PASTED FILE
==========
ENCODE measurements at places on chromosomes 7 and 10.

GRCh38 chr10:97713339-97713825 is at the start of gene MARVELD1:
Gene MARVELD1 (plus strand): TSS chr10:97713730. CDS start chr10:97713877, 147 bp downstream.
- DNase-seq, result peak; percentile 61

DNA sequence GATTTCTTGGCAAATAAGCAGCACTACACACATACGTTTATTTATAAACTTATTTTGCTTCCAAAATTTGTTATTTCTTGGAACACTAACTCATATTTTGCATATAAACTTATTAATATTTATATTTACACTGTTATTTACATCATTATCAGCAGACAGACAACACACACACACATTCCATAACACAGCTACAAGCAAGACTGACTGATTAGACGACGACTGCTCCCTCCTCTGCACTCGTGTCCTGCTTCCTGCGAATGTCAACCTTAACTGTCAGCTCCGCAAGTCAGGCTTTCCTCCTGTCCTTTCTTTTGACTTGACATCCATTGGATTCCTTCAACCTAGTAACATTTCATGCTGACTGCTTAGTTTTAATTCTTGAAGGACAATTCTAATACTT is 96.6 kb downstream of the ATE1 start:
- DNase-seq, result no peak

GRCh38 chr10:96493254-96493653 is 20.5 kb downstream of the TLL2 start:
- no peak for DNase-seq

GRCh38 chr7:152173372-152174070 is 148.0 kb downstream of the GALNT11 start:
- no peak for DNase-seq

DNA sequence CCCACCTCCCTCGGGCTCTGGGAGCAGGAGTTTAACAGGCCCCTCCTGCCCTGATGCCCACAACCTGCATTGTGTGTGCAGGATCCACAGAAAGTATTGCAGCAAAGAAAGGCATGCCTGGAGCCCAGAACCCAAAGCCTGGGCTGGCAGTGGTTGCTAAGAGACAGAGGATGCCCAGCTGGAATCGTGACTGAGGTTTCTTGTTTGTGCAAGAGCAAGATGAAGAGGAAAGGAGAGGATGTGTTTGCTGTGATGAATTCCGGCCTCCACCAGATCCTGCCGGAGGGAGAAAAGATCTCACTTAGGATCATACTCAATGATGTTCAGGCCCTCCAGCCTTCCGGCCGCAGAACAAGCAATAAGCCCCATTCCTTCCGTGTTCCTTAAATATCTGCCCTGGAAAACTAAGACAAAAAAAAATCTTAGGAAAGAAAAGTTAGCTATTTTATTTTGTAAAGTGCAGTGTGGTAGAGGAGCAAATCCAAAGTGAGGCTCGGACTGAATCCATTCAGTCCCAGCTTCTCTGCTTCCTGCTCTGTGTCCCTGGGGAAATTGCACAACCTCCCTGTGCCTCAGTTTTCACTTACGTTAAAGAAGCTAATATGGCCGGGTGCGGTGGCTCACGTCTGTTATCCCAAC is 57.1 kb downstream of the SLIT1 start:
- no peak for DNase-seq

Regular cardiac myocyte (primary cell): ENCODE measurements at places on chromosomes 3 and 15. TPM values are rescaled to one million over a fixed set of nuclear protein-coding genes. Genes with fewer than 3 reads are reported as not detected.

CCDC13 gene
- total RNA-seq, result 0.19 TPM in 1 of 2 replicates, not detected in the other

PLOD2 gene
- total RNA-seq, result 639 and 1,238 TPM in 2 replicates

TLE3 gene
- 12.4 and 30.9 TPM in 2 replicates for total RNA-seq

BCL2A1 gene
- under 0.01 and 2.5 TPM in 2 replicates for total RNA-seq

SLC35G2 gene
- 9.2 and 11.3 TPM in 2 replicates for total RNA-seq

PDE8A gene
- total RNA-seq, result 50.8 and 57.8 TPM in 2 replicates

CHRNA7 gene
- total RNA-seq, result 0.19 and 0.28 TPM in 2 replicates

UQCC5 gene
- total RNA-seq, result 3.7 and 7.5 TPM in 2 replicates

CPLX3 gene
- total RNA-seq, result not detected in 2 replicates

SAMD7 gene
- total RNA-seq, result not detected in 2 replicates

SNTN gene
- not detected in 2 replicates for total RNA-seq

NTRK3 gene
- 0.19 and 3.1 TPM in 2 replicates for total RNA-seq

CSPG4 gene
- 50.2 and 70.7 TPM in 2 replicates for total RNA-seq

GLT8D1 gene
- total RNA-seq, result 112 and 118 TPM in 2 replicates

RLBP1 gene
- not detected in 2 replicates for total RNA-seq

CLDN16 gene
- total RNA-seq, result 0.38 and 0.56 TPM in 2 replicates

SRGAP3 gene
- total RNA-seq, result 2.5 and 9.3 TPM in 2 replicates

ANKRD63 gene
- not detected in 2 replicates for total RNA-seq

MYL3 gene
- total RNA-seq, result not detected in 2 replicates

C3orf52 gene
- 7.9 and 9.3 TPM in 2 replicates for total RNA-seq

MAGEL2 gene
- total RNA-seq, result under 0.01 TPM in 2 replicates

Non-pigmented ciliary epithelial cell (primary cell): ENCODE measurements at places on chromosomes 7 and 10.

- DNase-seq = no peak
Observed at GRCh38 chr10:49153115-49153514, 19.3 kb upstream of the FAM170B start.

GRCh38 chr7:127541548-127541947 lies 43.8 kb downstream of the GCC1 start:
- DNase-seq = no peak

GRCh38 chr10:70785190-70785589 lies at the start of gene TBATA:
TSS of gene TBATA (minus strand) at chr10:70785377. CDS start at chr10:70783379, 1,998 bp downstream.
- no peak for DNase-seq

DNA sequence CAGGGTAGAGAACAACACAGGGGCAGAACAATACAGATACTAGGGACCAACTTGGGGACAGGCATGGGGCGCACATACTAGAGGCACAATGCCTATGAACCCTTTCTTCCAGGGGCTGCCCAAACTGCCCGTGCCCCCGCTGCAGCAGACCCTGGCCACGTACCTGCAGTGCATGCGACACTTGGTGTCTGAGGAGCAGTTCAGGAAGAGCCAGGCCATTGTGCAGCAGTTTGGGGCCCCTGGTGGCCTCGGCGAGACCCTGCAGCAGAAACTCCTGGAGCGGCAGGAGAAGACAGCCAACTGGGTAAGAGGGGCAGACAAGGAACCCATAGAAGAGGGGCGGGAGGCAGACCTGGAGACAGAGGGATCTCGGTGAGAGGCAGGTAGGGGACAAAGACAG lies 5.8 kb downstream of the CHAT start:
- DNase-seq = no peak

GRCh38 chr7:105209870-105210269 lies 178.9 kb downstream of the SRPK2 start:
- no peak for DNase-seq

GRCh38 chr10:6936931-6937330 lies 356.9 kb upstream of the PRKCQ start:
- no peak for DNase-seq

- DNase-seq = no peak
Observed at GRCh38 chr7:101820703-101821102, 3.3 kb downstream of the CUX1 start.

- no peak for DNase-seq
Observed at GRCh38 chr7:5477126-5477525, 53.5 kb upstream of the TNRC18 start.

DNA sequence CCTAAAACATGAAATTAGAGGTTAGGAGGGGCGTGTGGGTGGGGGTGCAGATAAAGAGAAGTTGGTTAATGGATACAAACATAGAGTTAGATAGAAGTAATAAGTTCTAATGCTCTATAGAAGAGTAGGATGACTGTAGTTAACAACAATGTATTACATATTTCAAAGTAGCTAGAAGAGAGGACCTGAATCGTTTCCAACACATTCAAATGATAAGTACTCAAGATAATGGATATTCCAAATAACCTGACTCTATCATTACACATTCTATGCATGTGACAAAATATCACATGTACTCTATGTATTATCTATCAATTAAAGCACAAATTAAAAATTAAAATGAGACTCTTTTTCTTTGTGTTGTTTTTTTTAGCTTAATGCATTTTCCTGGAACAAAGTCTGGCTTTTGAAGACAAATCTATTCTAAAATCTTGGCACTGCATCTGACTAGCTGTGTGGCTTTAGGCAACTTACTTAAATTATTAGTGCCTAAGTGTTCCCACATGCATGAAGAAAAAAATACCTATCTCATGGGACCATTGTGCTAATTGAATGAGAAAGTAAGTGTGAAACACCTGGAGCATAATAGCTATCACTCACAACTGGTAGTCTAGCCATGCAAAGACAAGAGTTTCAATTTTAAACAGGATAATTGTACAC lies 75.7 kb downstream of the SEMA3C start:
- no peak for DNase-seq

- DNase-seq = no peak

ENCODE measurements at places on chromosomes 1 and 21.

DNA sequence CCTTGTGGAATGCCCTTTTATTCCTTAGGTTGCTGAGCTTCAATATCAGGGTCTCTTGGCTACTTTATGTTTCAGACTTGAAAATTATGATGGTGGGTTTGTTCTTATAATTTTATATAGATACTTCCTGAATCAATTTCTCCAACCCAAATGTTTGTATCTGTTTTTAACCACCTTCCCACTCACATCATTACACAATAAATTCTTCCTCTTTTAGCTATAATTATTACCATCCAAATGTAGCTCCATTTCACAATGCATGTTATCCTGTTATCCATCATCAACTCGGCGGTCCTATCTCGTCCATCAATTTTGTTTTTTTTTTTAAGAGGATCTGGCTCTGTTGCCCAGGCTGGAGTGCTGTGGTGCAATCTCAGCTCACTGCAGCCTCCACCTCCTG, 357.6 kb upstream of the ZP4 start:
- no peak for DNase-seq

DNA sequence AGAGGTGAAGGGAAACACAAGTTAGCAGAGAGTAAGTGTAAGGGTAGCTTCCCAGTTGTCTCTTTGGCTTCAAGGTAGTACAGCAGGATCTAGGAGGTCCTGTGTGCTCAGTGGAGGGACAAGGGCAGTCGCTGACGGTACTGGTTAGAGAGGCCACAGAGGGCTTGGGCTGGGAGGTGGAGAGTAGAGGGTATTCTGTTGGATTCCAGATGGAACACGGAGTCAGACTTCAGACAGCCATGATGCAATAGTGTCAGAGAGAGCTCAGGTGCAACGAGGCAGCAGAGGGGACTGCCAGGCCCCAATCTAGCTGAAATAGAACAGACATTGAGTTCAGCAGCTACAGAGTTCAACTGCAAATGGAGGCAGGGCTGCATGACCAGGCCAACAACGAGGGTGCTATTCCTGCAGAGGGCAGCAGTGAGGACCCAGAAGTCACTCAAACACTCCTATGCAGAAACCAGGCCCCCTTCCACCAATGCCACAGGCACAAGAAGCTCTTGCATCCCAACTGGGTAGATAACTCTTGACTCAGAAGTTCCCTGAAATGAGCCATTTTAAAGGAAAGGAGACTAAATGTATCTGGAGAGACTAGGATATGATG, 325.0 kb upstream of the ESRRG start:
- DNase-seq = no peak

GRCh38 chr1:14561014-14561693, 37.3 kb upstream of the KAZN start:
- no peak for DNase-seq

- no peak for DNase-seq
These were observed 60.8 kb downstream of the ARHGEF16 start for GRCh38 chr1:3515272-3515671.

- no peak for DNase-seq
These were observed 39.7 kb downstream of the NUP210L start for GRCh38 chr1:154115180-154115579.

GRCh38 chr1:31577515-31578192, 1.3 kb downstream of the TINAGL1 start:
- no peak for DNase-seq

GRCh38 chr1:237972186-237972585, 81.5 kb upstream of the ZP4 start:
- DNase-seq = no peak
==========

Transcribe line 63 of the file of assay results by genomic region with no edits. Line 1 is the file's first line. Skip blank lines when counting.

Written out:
- no peak for DNase-seq